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An emerald that is being handled successfully and properly with no problems can be a whole new issue should you decide to put the snake down, step away for a moment, and return. Snakes are not the brightest animals. They exist primarily by instinctual behavior. When you put your emerald down and leave, you must be extra cautious when you return. Your emerald is now active and alert, not dormant as when you initially removed it from its perch. The emeralds' heat sensors are up and running and the snake is sensitive to any approaching danger, especially warm moving body heat such as yourself. When you return to your emerald, it has no memory of you and it does not know who you are. To the emerald you are now a very large moving image of a lot of heat. You are perceived as a huge danger. Expect that your emerald may recoil and strike at you as you approach. At this point you can get your snake hook, or approach ultra slow and slowly try to lift your emerald. Such a scenario is best avoided altogether by putting your emerald back in its enclosure if you plan to leave. Once you are more familiar with emerald tree boa behavior you can gain confidence with leaving and returning to your tree boa.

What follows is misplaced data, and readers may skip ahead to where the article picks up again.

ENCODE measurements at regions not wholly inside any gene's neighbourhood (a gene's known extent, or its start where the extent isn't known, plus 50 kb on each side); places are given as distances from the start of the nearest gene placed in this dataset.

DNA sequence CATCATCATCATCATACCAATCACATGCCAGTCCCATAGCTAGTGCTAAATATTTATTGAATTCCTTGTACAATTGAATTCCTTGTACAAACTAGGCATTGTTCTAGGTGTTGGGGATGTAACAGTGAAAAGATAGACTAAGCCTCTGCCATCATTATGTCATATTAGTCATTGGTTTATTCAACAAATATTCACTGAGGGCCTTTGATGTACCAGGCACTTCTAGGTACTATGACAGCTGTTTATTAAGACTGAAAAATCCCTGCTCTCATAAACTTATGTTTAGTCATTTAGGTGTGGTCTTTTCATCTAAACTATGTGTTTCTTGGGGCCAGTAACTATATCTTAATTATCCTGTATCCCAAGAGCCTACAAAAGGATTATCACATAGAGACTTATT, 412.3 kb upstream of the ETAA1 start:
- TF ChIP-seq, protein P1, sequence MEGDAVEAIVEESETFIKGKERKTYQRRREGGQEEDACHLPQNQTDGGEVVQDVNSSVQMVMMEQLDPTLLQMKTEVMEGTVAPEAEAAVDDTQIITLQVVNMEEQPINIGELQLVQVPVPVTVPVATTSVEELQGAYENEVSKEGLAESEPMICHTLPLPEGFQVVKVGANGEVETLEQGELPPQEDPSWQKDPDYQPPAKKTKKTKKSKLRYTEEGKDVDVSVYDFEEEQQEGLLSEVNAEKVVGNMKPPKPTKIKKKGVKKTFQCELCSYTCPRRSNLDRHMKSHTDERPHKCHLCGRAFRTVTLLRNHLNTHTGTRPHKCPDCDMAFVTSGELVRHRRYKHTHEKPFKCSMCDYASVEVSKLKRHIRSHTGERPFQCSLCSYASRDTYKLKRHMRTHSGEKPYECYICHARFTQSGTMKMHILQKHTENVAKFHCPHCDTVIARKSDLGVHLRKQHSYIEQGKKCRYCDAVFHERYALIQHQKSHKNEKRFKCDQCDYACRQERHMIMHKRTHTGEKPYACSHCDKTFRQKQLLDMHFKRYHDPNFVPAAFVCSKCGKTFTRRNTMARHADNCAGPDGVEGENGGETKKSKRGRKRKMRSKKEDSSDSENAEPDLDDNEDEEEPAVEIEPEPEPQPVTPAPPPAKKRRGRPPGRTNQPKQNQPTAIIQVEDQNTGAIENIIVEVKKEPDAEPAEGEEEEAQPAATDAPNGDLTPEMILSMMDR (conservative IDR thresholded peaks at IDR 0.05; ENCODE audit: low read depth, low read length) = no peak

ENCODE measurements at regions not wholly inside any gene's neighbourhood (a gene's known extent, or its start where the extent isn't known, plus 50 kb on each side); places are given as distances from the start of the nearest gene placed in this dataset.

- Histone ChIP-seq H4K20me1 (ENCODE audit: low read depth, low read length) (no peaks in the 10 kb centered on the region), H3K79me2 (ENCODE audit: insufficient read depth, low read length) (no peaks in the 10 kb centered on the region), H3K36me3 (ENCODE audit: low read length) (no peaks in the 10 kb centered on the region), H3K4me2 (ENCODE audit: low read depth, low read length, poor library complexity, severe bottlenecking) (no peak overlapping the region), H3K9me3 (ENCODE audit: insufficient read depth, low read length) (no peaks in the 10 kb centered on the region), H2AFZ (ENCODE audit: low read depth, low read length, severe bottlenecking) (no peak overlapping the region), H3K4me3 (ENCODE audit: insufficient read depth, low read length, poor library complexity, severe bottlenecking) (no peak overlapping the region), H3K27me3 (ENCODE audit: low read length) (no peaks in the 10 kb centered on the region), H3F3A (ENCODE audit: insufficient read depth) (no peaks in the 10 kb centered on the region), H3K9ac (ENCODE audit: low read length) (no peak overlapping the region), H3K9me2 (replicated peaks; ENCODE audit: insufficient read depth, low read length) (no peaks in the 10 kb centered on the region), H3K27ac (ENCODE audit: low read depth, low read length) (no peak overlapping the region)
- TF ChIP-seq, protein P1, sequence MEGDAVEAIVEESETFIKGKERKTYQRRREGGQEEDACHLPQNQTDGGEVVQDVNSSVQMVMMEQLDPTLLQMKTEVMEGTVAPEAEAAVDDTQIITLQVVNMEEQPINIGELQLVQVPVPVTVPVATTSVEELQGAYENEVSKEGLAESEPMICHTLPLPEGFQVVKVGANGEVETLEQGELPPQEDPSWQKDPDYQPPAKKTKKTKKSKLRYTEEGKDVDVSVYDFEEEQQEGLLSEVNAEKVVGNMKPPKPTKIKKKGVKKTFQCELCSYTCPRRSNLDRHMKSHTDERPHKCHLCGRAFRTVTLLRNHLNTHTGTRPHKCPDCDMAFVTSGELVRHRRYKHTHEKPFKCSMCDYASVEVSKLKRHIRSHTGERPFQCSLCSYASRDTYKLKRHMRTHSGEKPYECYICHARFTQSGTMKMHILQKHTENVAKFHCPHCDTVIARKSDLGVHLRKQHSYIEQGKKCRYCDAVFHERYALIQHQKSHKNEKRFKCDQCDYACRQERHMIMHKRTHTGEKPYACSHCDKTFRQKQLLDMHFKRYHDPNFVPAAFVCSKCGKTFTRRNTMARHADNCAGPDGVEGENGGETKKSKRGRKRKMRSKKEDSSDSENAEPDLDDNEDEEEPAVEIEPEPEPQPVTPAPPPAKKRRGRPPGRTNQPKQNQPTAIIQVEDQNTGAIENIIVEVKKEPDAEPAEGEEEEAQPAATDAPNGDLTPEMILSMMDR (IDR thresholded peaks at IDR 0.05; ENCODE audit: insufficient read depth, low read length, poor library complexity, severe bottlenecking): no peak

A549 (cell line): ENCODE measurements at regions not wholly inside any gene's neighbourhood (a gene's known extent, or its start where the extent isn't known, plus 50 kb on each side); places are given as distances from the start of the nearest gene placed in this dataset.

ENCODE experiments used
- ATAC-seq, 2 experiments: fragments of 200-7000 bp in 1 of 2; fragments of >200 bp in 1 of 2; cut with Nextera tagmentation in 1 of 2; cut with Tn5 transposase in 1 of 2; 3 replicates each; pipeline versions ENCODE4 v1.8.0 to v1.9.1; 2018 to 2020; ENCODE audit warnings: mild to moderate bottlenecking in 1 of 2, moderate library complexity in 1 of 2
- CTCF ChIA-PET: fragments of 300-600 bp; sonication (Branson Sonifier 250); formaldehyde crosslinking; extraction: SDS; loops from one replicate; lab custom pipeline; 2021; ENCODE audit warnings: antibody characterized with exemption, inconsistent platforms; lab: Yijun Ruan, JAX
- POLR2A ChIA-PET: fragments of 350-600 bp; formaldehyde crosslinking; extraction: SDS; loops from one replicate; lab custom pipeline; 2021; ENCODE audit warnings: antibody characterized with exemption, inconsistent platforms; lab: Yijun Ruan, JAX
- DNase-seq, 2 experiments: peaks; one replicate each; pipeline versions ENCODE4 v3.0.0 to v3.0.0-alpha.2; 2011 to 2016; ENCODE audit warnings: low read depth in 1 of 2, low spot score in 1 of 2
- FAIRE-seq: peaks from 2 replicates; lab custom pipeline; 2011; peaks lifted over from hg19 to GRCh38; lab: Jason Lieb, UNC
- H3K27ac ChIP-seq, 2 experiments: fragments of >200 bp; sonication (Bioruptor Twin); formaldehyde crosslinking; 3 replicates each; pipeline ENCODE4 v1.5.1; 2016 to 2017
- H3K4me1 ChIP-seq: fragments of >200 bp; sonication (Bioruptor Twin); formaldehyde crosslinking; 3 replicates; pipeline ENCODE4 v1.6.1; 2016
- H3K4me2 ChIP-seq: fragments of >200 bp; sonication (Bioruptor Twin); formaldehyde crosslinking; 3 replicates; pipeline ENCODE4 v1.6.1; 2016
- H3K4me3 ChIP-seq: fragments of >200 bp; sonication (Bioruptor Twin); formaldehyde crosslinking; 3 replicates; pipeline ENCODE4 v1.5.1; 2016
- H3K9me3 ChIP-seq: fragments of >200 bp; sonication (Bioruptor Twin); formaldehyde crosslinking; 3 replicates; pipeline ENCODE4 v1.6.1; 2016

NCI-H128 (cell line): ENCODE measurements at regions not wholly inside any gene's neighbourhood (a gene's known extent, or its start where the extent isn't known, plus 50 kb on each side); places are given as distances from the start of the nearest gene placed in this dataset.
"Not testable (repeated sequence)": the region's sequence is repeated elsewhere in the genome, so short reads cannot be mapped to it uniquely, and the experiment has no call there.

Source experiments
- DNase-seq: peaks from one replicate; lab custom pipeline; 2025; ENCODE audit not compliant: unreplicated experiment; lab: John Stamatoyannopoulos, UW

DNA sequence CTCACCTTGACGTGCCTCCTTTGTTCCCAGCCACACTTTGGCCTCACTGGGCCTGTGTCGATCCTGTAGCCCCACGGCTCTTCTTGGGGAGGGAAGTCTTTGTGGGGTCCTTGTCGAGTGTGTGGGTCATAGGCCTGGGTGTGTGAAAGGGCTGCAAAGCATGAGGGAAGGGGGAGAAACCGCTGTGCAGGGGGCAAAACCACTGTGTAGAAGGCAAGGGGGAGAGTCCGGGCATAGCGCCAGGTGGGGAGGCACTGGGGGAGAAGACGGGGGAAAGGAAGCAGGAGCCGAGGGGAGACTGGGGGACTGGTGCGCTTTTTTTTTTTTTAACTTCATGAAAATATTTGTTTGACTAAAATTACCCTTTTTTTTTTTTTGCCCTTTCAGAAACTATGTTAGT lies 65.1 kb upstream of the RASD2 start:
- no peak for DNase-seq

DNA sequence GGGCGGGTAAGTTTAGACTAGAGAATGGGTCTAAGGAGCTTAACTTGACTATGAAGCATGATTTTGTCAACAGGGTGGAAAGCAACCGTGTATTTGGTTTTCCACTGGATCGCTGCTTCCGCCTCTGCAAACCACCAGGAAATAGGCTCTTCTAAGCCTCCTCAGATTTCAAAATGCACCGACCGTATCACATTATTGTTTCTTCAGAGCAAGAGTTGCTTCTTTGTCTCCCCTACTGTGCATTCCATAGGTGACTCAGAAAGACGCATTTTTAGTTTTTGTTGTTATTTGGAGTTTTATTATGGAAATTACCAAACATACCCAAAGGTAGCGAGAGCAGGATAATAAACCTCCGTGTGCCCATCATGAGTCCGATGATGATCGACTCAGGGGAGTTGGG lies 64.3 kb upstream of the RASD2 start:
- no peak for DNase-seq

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Also, an emerald that has become accustomed to handling due to be being handled frequently can revert to being less handleable. This happens if you stop handling the emerald for a while. The snake will take to being handled more easily than the first time; however, just be aware that your emerald may be nervous after not having been handled for a while. Lastly, if your emerald strikes at you and makes contact, try not to jerk away. I realize this is asking a lot, but you will hurt yourself more and possibly injure your snake. We do not need emeralds flying across the room. When you jerk away, teeth can break off and be left buried in your hand, arm, etc..

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Emerald tree boas certainly are handleable snakes with some being very docile. Emeralds also gain vital exercise and stimulation from handling. This information regarding handling has a cautious tone; however, the intent is to give those considering acquiring emeralds some perspective on what to expect. Some keepers choose not to handle at all. It is the individual's choice and I hope with the notes written here, new emerald owners who would like to handle their emeralds can have a positive introduction. Amazon tree boa handling is a whole other issue -- buy a snake hook!